Why IP is a social justice issue?

Anyone who attended an historically black college and university or grew up watching the CIAA, SWAC, MEAC and SIAC has to suffer a twinge when watching bowl games to see the likes of the University of Wisconsin marching band going through a dance step routine at the Rose Bowl.
Instinctly, one thinks, they stole that from Florida A&M, Tennessee State, N.C. A&T or Delaware State (pick your own school).
Then, the next thought is somebody ought to do something about that.
If the third thought is a sense of frustration that black creative expression has been ripped off again, then you understand the importance of intellectual property law.
At INNOVATION & EQUITY: Spurring Manufacturing Through Innovation in Black Communities, the 11th annual symposium of the 50 Most Important African-Americans in Technology on Saturday, Jan. 15, 2011, we begin the process of changing that narrative so that the value and wealth from invention remains in our neighborhoods.
Darrell G. Mottley, a principal shareholder of Banner Witcoff and President-Elect of the D.C. Bar, gives a major address on Creating Value from Innovation.
Every year, there are 1,000 blacks who gain patents on average, according to the National Science Foundation.
Most of them are university researchers or employed by large corporations.
But there are likely many thousands more who have thought of a better process or better design but didn’t know how to take it to the next level.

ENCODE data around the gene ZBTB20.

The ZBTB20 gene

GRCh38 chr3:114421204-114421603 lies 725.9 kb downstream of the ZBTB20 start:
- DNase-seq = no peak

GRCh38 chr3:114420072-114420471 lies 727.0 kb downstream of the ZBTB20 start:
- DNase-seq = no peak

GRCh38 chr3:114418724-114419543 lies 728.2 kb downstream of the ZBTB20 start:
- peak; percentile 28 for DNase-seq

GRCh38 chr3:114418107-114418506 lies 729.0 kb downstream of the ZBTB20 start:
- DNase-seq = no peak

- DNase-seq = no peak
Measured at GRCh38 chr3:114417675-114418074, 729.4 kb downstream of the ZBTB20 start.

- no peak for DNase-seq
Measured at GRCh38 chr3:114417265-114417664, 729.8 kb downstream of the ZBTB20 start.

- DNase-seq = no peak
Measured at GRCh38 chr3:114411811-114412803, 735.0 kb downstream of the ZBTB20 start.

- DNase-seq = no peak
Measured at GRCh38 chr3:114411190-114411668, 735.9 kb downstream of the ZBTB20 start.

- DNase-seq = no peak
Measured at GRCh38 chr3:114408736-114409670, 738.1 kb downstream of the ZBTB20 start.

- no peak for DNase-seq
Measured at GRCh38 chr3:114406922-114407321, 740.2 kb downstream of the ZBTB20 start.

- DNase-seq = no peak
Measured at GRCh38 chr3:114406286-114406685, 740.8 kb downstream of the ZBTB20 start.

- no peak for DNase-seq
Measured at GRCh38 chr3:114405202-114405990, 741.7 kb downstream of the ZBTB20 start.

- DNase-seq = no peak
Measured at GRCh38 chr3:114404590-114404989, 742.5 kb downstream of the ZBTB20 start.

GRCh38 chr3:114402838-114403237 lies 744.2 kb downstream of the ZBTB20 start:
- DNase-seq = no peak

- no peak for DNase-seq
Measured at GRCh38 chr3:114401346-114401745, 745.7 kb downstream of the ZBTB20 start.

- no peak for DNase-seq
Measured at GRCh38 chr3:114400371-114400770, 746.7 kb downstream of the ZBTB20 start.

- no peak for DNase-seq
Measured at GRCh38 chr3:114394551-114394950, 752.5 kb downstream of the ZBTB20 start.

Our musical director for the symposium Eric “E. Doctor” Smith is a drummer who wanted to stand up like a guitarist. He got a patent for the “drumstick” which is a hand-held electronic drum.
Rapper Dr. Dre is transforming earphones because he was dissatisfied with the way music sounded on various digital devices. Now his name is synonymous with producer-quality sound.
At the University of Maryland, Dr. Carol Espy-Wilson has formed a startup to capitalize on her research into sound volume for cell phones and other devices.
There is no shortage of real-world problems which lend themselves to creative solutions. Someone on Twitter recently asked why there aren’t black-owned Googles, Facebooks and Groupons.
It isn’t because there aren’t great ideas and great inventions to draw from. At INNOVATION & EQUITY, we host a Patent to Public Parlor where top intellectual property professionals show how to protect creative expression.
There’s no need to continue cursing at the television set, it’s time to change the way we deal with innovation. Join us at INNOVATION & EQUITY: Spurring Manufacturing Through Innovation in Black Communities Jan. 15, 2011 in the historic Lincoln Theatre.

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